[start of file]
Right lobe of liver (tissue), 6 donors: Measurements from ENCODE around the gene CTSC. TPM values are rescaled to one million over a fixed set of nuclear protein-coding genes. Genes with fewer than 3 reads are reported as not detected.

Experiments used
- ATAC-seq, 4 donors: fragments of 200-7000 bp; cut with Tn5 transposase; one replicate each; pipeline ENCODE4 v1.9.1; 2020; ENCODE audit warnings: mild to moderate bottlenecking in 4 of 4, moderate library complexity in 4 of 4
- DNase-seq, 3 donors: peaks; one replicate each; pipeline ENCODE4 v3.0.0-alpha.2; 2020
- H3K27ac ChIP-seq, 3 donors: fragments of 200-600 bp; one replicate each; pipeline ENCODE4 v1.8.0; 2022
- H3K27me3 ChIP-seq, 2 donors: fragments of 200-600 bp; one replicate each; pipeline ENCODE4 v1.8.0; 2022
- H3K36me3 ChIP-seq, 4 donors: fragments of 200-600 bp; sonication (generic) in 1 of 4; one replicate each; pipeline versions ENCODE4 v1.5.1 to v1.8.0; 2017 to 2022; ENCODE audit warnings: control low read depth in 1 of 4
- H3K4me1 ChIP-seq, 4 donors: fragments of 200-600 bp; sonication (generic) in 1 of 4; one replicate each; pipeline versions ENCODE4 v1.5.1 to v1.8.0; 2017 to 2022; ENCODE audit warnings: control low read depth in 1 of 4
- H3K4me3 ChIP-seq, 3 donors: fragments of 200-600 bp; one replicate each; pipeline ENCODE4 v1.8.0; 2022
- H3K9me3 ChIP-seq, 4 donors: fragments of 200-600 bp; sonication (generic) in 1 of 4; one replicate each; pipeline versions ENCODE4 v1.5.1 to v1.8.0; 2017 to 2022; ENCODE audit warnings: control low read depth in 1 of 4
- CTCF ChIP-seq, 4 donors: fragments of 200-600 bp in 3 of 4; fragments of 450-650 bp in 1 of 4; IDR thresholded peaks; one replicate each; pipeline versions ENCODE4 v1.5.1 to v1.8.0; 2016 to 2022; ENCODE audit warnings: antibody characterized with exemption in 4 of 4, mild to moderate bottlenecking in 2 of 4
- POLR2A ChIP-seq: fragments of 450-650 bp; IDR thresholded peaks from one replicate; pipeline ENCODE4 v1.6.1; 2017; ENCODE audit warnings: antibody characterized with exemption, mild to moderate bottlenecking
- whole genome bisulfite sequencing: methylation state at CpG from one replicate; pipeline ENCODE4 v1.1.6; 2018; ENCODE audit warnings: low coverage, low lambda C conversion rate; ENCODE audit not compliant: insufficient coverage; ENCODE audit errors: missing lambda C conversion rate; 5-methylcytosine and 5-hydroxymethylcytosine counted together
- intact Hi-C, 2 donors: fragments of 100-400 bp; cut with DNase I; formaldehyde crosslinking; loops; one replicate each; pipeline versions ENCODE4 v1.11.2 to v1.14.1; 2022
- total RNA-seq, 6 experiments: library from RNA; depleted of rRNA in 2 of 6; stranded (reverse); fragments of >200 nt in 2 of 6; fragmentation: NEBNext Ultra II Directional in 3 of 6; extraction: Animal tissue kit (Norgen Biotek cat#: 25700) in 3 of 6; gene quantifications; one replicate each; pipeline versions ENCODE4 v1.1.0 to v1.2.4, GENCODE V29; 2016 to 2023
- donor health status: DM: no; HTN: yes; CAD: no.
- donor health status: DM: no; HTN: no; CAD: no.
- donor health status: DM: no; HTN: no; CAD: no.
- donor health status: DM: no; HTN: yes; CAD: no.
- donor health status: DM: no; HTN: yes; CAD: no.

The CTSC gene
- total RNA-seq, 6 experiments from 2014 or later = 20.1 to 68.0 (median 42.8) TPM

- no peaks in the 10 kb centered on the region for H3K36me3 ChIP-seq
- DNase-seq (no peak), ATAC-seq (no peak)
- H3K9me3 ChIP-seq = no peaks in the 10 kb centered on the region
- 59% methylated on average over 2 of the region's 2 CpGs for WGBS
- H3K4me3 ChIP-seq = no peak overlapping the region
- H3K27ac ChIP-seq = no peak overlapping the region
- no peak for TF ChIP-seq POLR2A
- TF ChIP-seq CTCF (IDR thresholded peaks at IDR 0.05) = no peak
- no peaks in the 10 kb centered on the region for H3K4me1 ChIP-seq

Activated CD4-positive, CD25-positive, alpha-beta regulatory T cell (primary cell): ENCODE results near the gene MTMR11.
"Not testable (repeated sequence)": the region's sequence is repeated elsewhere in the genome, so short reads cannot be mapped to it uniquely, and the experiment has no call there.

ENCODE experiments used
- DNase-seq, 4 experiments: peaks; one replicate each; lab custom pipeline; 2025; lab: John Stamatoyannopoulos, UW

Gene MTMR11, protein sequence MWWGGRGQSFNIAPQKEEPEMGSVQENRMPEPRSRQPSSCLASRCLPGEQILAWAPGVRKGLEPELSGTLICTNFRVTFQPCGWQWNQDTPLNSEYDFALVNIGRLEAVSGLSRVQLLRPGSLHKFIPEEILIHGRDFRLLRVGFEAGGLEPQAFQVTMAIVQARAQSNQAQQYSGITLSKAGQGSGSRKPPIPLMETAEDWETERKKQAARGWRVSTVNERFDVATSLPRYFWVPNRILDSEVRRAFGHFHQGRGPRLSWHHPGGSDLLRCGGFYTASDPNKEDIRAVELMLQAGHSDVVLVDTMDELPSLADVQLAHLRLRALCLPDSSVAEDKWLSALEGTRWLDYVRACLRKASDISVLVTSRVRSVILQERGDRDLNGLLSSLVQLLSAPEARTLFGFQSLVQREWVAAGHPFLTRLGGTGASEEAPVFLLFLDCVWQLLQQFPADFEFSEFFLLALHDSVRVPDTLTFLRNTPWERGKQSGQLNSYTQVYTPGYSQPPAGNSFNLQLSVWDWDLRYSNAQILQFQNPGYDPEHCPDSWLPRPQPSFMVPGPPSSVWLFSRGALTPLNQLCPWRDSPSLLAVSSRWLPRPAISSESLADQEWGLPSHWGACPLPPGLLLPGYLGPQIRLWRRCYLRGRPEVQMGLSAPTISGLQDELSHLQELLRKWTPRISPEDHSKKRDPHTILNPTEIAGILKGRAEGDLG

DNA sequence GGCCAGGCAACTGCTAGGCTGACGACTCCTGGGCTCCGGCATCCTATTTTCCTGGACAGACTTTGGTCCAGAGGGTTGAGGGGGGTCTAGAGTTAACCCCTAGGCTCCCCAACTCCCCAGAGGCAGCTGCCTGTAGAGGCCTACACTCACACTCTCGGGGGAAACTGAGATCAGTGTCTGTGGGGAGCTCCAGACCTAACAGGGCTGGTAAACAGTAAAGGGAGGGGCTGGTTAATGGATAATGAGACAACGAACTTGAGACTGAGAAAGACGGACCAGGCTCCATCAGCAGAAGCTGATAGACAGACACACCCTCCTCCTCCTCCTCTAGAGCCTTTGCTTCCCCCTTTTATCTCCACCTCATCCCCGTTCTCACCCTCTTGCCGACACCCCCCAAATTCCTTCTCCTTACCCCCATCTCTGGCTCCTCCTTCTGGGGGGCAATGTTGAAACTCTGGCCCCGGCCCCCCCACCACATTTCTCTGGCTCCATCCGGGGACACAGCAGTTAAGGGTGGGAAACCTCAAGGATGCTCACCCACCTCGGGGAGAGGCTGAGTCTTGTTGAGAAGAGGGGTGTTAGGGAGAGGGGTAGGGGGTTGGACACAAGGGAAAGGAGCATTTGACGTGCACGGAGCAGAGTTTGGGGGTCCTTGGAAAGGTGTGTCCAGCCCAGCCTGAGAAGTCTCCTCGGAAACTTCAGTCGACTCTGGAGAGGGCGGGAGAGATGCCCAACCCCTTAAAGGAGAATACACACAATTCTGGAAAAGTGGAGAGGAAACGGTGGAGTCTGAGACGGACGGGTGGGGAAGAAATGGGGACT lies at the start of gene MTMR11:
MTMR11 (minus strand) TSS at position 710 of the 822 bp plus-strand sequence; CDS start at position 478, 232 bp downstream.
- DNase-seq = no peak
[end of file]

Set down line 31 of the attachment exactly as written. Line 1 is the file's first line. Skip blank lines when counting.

- no peaks in the 10 kb centered on the region for H3K4me1 ChIP-seq